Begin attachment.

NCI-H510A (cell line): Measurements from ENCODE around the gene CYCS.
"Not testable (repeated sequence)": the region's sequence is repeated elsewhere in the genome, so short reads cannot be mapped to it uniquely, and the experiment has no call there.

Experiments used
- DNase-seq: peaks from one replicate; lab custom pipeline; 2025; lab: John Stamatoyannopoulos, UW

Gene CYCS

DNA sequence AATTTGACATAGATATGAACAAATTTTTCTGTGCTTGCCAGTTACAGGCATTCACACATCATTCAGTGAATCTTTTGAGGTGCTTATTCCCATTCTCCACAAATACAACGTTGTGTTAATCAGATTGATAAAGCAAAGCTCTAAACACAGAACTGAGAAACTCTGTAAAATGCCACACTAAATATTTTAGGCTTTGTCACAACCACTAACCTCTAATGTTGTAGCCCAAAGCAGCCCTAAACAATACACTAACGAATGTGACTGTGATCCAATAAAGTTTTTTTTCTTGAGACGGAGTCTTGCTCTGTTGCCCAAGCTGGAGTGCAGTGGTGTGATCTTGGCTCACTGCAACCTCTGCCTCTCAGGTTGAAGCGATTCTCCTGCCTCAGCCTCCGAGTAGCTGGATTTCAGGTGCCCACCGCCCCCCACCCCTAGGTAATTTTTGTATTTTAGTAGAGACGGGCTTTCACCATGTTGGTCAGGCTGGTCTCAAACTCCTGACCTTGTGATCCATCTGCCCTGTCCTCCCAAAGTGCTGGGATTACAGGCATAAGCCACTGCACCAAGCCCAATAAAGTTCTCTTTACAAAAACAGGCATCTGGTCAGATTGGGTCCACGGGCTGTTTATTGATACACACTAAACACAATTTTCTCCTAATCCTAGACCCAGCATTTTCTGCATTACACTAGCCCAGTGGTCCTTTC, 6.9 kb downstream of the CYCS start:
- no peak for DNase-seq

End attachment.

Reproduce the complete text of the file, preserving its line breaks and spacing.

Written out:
NCI-H510A (cell line): Measurements from ENCODE around the gene CYCS.
"Not testable (repeated sequence)": the region's sequence is repeated elsewhere in the genome, so short reads cannot be mapped to it uniquely, and the experiment has no call there.

Experiments used
- DNase-seq: peaks from one replicate; lab custom pipeline; 2025; lab: John Stamatoyannopoulos, UW

Gene CYCS

DNA sequence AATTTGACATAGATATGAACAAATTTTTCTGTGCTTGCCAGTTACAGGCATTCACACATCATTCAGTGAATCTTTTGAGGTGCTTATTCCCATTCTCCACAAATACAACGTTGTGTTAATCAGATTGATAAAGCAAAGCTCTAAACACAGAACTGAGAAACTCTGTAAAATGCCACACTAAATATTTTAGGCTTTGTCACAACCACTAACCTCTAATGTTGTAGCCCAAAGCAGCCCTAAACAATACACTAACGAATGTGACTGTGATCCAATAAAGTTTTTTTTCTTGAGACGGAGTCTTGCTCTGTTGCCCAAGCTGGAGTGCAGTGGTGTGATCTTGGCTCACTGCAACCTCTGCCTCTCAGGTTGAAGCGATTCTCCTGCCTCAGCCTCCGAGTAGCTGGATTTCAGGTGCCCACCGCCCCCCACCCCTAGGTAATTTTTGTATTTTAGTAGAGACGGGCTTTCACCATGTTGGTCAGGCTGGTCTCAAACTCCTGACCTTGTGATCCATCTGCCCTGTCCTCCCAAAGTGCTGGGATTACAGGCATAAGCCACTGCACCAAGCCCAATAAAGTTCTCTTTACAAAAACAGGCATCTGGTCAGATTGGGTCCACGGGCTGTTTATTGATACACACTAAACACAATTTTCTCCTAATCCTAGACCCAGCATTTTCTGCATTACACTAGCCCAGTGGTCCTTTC, 6.9 kb downstream of the CYCS start:
- no peak for DNase-seq